Transferring prisoners to healing lodges to be restricted, Goodale says

The move comes after public anger that Terri-Lynne McClintic was moved to a healing lodge in Saskatchewan

Federal prisoners will have a harder time being transferred to Indigenous “healing lodges” if they’re serving long sentences, Public Safety Minister Ralph Goodale said Wednesday.

The move comes after public anger that Terri-Lynne McClintic, convicted of murdering eight-year-old Tori Stafford, was moved to a healing lodge in Saskatchewan from a traditional prison.

McClintic was eight years into a life sentence for the abduction, rape and murder of the Ontario girl. Her first eligibility for parole won’t come until she’s served 25 years.

Under new rules announced Wednesday, prisoners won’t be eligible for transfers to healing lodges without secured perimeters until they’re into the “preparation for release” phases of their sentences.

READ MORE: Philpott defends Indigenous healing lodges amid controversy over Stafford killer

The Correctional Service of Canada will also have to consider inmates’ behaviour and how close they are to being eligible for unescorted temporary absences from prison before transferring them.

In addition, the deputy commissioner for women will be involved in decisions to ensure national standards are applied consistently and relevant factors are considered.

The changes will apply to past and future cases.

Healing lodges are meant to help with Indigenous inmates’ rehabilitation and to get them ready to return to their communities. Goodale said the government will continue to promote “their valuable role” in federal corrections.

There is also a need for the Correctional Service “to increase the level of public awareness” about how it makes decisions, Goodale told reporters.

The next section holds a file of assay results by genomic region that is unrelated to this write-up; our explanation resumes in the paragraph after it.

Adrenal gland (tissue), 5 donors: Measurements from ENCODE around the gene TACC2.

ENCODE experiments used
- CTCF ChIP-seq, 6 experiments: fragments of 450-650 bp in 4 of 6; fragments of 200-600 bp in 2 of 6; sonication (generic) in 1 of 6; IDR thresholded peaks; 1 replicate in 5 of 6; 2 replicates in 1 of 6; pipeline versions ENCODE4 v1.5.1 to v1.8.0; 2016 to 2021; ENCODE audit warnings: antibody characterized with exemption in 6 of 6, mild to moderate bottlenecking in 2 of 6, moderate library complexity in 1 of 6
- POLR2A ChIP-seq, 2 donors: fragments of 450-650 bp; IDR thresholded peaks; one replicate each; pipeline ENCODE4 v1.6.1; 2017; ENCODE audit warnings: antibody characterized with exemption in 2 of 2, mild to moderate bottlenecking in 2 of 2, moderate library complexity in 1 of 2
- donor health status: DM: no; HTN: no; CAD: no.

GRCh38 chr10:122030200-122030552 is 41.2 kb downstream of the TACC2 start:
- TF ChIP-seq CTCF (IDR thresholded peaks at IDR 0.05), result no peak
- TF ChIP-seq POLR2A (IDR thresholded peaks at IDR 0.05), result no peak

“These are decisions that are not taken lightly or capriciously. They are based on evidence and sound principles, and there needs to be a higher level of understanding of that.”

In addition, there must be more meaningful and useful communication with victims given the anguish they have suffered, he said.

“They need to know that their perspective is being properly respected.”

The Canadian Press

Like us on Facebook and follow us on Twitter.

Just Posted

UPDATE: Elderly man dead following Union Bay collision

The collision happened around 12:50 p.m. on Sunday

Too Good to be Threw thrift store damaged in late night fire

All store profits were used to support Comox Valley Transition society programs

WATCH: Teams gather in Comox for VEX competition

More than 40 teams across Vancouver Island and the Lower Mainland gathered… Continue reading

Dementia village planned for Comox hospital

Providence Health takes ownership of St. Joseph’s April 1

Vehicle crashes into ground floor of Comox retirement building Saturday

A driver narrowly avoided injury to herself or others as her vehicle… Continue reading

Keep focus on helping Canadians at home, Trudeau tells MPs at start of meeting

Trudeau said the Liberals will offer Canadians hope amid issue like climate change and global tensions

Pettersson returns to lead Canucks to 3-2 win over Red Wings

Vancouver’s super rookie has 2 points in first game back after knee injury

Comox Valley libraries have plenty to offer during Family Literacy Week

Colleen Nelson Special to The Record Do you have a young reader… Continue reading

Support pours in for Vancouver Island couple whose home was destroyed by massive blaze

GoFundMe page reached $10,000 in one day for soon-to-be parents

Skaters stranded in Saint John, NB, amid storm on last day of championships

More than half of the flights out of the city’s airport were cancelled due to the weather

Call for tighter bail rules after Saudi sex-crime suspect vanishes

Mohammed Zuraibi Alzoabi was facing charges related to alleged sexual assault, criminal harassment, assault and forcible confinement of a woman

12 poisoned eagles found in Cowichan Valley

Improper disposal of euthanized animal suspected

Olympic softball qualifier to be held in B.C.

Tournament is to be held Aug. 25 to Sept. 1

B.C. resident creates global sport training program

The 20 hour course teaches the science and application of interval training at the university level

Most Read